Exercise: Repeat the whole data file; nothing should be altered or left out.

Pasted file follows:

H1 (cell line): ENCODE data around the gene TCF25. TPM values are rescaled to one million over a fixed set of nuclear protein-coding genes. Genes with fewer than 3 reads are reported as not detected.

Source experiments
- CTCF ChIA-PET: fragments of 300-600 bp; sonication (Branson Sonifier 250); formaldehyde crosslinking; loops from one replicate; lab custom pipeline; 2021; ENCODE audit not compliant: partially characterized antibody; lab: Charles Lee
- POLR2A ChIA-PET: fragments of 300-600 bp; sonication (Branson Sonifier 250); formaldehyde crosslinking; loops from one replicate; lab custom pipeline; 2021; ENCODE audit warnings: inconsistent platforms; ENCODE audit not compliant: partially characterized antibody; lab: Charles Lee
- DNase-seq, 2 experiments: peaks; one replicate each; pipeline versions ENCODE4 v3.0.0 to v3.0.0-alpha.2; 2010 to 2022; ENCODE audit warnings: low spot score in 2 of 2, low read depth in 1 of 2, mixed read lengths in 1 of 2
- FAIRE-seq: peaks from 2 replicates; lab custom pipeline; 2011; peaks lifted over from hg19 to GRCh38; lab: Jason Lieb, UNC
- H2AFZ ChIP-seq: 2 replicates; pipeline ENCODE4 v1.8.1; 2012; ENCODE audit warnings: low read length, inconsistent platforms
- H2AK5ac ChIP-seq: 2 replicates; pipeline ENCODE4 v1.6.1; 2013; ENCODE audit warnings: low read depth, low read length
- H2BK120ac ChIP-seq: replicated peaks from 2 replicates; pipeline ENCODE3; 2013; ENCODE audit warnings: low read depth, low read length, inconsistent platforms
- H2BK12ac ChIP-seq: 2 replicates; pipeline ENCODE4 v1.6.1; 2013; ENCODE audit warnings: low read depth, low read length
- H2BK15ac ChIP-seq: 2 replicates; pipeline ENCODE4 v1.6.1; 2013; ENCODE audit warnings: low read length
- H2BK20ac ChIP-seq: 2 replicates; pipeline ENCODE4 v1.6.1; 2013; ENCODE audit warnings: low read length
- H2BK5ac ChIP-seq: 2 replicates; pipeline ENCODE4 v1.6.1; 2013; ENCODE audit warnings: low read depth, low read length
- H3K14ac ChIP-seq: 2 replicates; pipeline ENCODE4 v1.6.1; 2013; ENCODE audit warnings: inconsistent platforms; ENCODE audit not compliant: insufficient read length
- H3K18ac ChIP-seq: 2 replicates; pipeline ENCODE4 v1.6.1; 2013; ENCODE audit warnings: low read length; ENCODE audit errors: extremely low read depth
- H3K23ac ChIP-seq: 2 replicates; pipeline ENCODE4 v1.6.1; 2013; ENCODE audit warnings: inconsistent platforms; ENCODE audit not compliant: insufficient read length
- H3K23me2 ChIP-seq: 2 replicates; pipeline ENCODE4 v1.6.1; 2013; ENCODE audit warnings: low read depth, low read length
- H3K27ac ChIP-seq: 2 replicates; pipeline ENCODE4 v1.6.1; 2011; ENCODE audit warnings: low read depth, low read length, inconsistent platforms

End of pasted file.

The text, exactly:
H1 (cell line): ENCODE data around the gene TCF25. TPM values are rescaled to one million over a fixed set of nuclear protein-coding genes. Genes with fewer than 3 reads are reported as not detected.

Source experiments
- CTCF ChIA-PET: fragments of 300-600 bp; sonication (Branson Sonifier 250); formaldehyde crosslinking; loops from one replicate; lab custom pipeline; 2021; ENCODE audit not compliant: partially characterized antibody; lab: Charles Lee
- POLR2A ChIA-PET: fragments of 300-600 bp; sonication (Branson Sonifier 250); formaldehyde crosslinking; loops from one replicate; lab custom pipeline; 2021; ENCODE audit warnings: inconsistent platforms; ENCODE audit not compliant: partially characterized antibody; lab: Charles Lee
- DNase-seq, 2 experiments: peaks; one replicate each; pipeline versions ENCODE4 v3.0.0 to v3.0.0-alpha.2; 2010 to 2022; ENCODE audit warnings: low spot score in 2 of 2, low read depth in 1 of 2, mixed read lengths in 1 of 2
- FAIRE-seq: peaks from 2 replicates; lab custom pipeline; 2011; peaks lifted over from hg19 to GRCh38; lab: Jason Lieb, UNC
- H2AFZ ChIP-seq: 2 replicates; pipeline ENCODE4 v1.8.1; 2012; ENCODE audit warnings: low read length, inconsistent platforms
- H2AK5ac ChIP-seq: 2 replicates; pipeline ENCODE4 v1.6.1; 2013; ENCODE audit warnings: low read depth, low read length
- H2BK120ac ChIP-seq: replicated peaks from 2 replicates; pipeline ENCODE3; 2013; ENCODE audit warnings: low read depth, low read length, inconsistent platforms
- H2BK12ac ChIP-seq: 2 replicates; pipeline ENCODE4 v1.6.1; 2013; ENCODE audit warnings: low read depth, low read length
- H2BK15ac ChIP-seq: 2 replicates; pipeline ENCODE4 v1.6.1; 2013; ENCODE audit warnings: low read length
- H2BK20ac ChIP-seq: 2 replicates; pipeline ENCODE4 v1.6.1; 2013; ENCODE audit warnings: low read length
- H2BK5ac ChIP-seq: 2 replicates; pipeline ENCODE4 v1.6.1; 2013; ENCODE audit warnings: low read depth, low read length
- H3K14ac ChIP-seq: 2 replicates; pipeline ENCODE4 v1.6.1; 2013; ENCODE audit warnings: inconsistent platforms; ENCODE audit not compliant: insufficient read length
- H3K18ac ChIP-seq: 2 replicates; pipeline ENCODE4 v1.6.1; 2013; ENCODE audit warnings: low read length; ENCODE audit errors: extremely low read depth
- H3K23ac ChIP-seq: 2 replicates; pipeline ENCODE4 v1.6.1; 2013; ENCODE audit warnings: inconsistent platforms; ENCODE audit not compliant: insufficient read length
- H3K23me2 ChIP-seq: 2 replicates; pipeline ENCODE4 v1.6.1; 2013; ENCODE audit warnings: low read depth, low read length
- H3K27ac ChIP-seq: 2 replicates; pipeline ENCODE4 v1.6.1; 2011; ENCODE audit warnings: low read depth, low read length, inconsistent platforms